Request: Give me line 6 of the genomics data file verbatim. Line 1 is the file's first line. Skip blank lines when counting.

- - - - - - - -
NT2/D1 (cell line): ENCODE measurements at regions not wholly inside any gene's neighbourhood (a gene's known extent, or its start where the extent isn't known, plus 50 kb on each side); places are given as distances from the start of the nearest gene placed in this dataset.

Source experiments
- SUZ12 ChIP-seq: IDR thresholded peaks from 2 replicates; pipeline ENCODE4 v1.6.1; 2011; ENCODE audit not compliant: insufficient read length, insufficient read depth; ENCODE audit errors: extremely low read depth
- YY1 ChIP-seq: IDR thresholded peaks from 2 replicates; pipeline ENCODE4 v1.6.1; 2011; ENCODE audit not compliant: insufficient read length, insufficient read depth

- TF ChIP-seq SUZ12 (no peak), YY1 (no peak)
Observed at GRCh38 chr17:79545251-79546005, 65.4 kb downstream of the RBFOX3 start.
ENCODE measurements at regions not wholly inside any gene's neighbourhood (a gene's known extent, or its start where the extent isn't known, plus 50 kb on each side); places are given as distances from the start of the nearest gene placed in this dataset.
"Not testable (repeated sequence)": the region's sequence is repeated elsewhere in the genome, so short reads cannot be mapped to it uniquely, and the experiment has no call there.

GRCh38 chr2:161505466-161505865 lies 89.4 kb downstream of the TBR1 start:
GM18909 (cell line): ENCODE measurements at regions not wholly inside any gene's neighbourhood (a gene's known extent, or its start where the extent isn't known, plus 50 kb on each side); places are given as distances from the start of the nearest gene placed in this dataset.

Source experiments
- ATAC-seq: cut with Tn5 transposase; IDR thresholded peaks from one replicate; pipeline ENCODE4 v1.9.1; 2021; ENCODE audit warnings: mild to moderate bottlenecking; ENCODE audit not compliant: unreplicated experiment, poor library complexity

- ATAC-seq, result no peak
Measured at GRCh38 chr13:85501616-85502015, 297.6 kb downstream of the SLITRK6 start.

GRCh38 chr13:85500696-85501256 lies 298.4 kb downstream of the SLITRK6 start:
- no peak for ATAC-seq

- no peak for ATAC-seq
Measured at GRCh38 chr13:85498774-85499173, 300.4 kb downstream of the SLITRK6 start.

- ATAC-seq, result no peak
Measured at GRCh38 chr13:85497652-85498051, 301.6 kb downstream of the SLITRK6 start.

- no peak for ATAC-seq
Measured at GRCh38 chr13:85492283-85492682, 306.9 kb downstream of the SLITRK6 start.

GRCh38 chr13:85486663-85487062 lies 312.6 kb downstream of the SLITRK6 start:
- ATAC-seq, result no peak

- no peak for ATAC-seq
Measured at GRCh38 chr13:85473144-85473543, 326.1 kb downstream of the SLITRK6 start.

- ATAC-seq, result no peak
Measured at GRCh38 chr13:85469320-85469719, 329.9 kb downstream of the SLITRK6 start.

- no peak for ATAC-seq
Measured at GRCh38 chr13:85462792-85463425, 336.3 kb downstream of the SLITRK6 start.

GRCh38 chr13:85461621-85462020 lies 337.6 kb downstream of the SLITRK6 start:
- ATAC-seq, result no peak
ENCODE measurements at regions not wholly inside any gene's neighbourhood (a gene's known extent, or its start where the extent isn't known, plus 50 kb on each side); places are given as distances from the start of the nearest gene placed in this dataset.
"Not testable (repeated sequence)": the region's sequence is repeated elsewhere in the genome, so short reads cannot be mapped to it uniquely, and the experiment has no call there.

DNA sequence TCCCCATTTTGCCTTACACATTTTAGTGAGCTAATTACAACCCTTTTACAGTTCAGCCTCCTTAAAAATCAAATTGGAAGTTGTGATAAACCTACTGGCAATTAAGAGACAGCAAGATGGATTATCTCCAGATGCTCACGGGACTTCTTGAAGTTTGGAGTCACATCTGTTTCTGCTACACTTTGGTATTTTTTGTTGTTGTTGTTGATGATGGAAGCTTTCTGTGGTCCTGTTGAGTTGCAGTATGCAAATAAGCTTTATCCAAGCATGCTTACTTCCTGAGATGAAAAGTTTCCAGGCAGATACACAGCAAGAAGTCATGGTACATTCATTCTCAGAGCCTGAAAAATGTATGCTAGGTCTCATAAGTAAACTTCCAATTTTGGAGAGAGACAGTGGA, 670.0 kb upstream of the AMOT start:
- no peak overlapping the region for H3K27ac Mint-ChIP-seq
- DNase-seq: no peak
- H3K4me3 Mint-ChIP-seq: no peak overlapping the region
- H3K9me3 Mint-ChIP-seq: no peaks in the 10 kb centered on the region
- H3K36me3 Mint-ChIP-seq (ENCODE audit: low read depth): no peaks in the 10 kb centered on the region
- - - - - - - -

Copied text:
Observed at GRCh38 chr17:79545251-79546005, 65.4 kb downstream of the RBFOX3 start.